Last month Riehl World View reported on the manhunt for an Al Qaeda operative and protégé of Khalid Shaikh Mohammed named Adnan Gulshair Muhammad el Shukrijumah. Described as “one of Al Qaeda’s most well-trained, intelligent and deadly operatives”, Shukrijumah is thought to be a key player in an attempt to smuggle a dirty bomb into the United States and detonate it. Shukrijumah is a native of Trinidad, and has recently visited there, leaving the FBI concerned about a possible “Trinidad connection” in the Al-Qaeda effort to carry out attacks in the USA.
Uncle Pavian is my contact for information on all things Trinidadian, so I emailed him to ask if he knew anything about Adnan Gulshair Muhammad el Shukrijumah. He didn’t, but promised to look into it and get back to me.
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He recently wrote back with a wealth of information about Trinidad and Tobago. He didn’t have much to say about Al Qaeda or even the local bad boy, Yasin Abu Bakr. Instead, here’s a fascinating look into Trinidad’s deteriorating political situation and its relationship to the Strutting Popinjay of Caracas:
Sorry about taking so long to get back with you. My original plan was to consult with my father, who returned from Trinidad about a month ago. Unfortunately, he was laid low while attending my nephew’s graduation from USMC boot camp and has been recovering from surgery.
We did get out to visit him and Mom at their home in the next county, but for some reason he goes all vague when we ask him about what’s going on in the Republic. We don’t think this is anything age-related, since he’s completely lucid on topics he wants to talk about; he just doesn’t have anything to say about Trinidad and Tobago.
So, I’ve tried to piece together a general assessment from what I know about the place and what Mom has been hearing from relatives on the ground.
First thing is, the consensus of opinion among financial adviser types is that the place is Bad News. This is because of the high crime rate, particularly the almost daily murders, the corrupt Manning administration, the proximity to Venezuela and the expectation of a major reordering of the Caribbean basin food chain after the inevitable demise of El Barbudo in Havana.
This has not stopped money from flowing into the country in a big way. Alcoa, the aluminum company, has two major production facilities under construction, and several new offshore natural gas fields are under development. Most of this money appears to have gone to finance the lifestyles of supporters of the governing People’s National Movement. The country’s voters are split almost evenly between those of African origin and those whose forebears came from the Indian subcontinent during the late 1800s. The Indians have a slight numerical majority, but internecine rivalries cost them their parliamentary majority two election cycles ago. There is some talk that Mr. Manning, the prime minister, may use the next election to declare himself President For Life in the manner of “Papa Doc” Duvalier of Haiti or Idi Amin Dada of Uganda.
I doubt that there is a significant relationship between Yasin Abu Bakr and Osama bin Laden or his people. My impression of Mr. Abu Bakr is that he wants personal power, not the spread of Islam. While his conversion may well have been sincere, what I know suggests that he is using his position as a spiritual leader to advance his own political ambitions, much in the manner of our own Fred W. Phelps, Jr. In other words, I think he is a fascist, but not necessarily an Islamo-fascist. He (or his organization, since last I heard he was still in jail) may very well be providing support to people who are part of the terror network, but he is unlikely to let his enmity with the elected government (or the United States) jeopardize his own position.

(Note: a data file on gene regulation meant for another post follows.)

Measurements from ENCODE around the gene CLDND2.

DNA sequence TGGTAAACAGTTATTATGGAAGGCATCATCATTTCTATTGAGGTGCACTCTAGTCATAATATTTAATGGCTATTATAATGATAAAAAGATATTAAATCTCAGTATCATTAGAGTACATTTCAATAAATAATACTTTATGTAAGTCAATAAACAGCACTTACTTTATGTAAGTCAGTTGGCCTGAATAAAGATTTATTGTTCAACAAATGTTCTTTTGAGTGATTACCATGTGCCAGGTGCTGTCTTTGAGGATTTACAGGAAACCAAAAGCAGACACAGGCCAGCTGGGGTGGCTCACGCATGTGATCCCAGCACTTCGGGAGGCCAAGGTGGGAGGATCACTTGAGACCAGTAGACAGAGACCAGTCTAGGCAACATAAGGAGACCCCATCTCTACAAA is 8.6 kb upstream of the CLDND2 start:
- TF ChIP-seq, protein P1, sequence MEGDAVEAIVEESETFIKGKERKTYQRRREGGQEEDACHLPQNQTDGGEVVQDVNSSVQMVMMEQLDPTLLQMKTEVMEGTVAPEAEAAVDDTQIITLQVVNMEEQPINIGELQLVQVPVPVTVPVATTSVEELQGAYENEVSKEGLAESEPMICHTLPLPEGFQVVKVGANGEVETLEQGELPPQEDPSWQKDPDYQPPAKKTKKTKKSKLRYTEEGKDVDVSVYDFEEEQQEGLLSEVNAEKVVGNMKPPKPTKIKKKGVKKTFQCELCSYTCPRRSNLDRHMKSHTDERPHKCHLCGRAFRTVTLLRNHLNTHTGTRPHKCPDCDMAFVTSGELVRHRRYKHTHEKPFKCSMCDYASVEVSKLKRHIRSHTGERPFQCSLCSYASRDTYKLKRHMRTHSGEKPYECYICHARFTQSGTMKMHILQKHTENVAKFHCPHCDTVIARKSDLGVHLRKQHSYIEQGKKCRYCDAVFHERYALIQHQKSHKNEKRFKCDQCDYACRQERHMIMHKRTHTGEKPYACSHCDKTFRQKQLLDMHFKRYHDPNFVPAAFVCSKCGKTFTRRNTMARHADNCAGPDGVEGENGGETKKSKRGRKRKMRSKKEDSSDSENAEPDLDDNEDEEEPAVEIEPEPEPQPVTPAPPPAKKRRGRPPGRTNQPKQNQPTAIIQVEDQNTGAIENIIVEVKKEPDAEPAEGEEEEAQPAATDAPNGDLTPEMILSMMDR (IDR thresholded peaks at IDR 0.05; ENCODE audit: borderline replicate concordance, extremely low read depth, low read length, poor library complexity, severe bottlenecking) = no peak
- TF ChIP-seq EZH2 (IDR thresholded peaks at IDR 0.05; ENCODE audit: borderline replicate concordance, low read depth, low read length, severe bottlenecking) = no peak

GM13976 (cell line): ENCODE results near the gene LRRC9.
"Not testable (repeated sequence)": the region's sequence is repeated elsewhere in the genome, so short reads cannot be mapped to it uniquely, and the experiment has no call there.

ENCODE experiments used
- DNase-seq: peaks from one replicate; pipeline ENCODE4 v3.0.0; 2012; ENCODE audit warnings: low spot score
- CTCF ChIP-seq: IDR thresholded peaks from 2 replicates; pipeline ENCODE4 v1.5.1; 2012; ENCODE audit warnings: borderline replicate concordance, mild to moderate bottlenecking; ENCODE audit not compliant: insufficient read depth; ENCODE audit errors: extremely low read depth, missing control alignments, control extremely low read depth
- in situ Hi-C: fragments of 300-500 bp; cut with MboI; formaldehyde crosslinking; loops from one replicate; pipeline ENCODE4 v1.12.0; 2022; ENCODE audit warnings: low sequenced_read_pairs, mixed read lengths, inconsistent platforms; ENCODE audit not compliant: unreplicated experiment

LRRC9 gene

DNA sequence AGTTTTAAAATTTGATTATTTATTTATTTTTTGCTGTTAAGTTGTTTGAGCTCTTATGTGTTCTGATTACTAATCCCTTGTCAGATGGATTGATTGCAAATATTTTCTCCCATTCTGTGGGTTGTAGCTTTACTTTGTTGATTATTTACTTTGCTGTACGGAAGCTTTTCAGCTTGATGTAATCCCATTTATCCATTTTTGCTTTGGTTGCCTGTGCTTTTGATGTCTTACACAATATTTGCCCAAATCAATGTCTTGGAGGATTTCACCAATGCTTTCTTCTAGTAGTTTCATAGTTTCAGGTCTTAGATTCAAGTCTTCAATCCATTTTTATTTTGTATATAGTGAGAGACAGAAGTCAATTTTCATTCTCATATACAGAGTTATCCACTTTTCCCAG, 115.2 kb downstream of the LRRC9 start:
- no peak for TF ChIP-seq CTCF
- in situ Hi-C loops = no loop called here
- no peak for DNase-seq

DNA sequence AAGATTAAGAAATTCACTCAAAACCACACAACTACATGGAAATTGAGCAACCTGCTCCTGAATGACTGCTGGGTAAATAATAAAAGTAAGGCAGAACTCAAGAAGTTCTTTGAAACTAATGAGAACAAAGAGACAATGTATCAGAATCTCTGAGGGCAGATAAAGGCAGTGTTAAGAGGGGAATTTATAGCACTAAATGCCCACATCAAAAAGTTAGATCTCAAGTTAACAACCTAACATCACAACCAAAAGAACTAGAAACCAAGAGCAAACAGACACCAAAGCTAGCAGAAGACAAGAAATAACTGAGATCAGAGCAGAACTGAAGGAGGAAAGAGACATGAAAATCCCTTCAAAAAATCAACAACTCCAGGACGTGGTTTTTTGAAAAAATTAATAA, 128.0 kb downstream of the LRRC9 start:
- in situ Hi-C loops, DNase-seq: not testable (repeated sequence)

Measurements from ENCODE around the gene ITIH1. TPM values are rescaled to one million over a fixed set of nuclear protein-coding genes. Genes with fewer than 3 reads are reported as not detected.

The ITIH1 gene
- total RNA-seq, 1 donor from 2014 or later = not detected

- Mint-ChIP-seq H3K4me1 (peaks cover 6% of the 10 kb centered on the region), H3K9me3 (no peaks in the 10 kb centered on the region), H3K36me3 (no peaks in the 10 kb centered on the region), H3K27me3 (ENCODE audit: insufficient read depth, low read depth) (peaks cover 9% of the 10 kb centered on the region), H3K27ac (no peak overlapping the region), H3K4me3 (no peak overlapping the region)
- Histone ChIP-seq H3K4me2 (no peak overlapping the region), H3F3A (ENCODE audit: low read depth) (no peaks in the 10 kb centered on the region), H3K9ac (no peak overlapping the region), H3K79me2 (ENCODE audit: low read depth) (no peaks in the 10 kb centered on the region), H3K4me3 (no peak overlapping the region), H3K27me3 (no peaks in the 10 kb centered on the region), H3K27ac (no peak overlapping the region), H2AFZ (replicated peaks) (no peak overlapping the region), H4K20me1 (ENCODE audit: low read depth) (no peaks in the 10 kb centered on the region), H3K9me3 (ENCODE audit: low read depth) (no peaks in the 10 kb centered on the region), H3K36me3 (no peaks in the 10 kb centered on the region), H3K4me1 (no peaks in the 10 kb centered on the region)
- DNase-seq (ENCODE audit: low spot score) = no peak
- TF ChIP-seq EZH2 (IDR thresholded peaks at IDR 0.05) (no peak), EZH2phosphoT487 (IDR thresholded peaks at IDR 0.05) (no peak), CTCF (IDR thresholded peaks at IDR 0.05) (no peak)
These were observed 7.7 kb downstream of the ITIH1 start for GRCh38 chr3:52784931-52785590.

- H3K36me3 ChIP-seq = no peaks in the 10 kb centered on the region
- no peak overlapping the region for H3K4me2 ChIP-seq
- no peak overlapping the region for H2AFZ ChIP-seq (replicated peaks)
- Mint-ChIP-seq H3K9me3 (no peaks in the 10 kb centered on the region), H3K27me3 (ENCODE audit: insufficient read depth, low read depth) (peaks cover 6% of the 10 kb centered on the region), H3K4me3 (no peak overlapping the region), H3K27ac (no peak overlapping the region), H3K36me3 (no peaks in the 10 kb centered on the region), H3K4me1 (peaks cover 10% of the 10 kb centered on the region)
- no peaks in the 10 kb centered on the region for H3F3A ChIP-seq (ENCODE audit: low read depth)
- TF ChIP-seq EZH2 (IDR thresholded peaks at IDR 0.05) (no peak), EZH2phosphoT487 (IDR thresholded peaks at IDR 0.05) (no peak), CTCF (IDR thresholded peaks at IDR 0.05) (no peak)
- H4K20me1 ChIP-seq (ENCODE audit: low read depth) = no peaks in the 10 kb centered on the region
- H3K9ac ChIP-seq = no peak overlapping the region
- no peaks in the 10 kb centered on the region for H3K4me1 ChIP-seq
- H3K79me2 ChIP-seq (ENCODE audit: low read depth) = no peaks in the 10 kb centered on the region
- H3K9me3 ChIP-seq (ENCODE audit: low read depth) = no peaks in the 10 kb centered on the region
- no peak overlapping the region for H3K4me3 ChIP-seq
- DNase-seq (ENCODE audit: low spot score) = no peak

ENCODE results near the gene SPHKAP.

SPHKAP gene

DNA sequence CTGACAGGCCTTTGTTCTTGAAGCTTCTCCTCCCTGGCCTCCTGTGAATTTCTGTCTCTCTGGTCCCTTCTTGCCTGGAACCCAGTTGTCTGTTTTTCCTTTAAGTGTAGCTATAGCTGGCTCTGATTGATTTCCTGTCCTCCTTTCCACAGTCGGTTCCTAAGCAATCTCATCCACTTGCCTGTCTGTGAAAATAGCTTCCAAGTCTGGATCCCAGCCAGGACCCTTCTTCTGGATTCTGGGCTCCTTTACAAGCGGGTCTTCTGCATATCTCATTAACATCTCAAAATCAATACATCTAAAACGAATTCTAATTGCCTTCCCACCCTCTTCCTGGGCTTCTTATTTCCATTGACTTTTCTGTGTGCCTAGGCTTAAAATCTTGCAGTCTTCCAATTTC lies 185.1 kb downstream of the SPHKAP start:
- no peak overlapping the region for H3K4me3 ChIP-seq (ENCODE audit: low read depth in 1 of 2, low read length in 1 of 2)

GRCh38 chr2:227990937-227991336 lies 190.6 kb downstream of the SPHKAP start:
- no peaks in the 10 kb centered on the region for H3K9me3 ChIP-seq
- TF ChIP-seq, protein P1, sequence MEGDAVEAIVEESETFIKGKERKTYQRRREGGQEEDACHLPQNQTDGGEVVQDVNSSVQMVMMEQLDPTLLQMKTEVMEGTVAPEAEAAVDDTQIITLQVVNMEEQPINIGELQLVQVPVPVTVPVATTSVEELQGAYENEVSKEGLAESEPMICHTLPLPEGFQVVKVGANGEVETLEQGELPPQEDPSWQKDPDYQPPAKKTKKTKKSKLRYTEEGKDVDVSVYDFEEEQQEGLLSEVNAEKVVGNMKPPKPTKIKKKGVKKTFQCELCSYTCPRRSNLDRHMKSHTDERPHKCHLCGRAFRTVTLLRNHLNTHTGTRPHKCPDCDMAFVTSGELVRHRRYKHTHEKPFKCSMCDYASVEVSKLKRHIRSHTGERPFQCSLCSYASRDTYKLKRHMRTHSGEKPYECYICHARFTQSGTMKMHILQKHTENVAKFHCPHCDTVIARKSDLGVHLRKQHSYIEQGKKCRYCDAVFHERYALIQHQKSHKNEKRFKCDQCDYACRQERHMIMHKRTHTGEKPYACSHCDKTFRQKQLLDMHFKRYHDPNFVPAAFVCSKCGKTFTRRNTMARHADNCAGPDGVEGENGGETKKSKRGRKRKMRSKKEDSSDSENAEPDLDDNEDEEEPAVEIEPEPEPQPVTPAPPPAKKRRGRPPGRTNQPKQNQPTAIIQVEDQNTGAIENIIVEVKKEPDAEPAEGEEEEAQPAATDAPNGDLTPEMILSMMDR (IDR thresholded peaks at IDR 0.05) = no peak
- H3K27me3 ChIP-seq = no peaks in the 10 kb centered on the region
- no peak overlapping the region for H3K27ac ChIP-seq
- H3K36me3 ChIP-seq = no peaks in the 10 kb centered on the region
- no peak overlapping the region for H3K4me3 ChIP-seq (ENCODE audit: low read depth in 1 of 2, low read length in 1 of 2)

All that will change once Fidel Castro leaves the scene.
Mr. Manning’s policy of seeking friendly relations with Cuba and Venezuela is fueling the speculation about the future of constitutional government in the Republic, although much of the evidence seems based on racial prejudice. What will happen in a post-Castro world is any body’s guess. We know that President Hugo Chavez of Venezuela has been using his country’s oil wealth to prop up the Castro regime and to buy large quantities of weapons. We know also that al-Qaeda operatives are active in the region and may actually be receiving support from Mr. Chavez. Several years ago, Mr. Manning announced that the official language of the Republic would be changed to Spanish at some point in the future. Is there some kind of plan for absorbing Trinidad and Tobago into some kind of Venezuelan hegemony? Does Mr. Chavez have dreams of a pan-Caribbean union on the model of Moammar Khadaffy’s dreams of a pan-Arab state? Damfino.
What I can tell you is, like all dictators, Mr. Chavez needs an external enemy to stay in power. So far, the United States has served the purpose very well. But there may come a time when he feels the need to use his newly acquired arsenal and the lightly-defended Republic just across the Serpent’s Mouth would be a tempting target. At that point, there will be more cooperation between Venezuela and al-Qaeda, much as we’ve seen with Iran and pre-regime-change-Iraq. When that happens, I think it is unlikely that the Muslim fanatics of al-Qaeda will be too concerned about joining with a nominally Catholic dictator against the hated Great Satan of El Norté. So, the question I wonder about is, “Will the United States go to war with Venezuela over a couple of aluminum plants?”
Thank you, Uncle Pavian.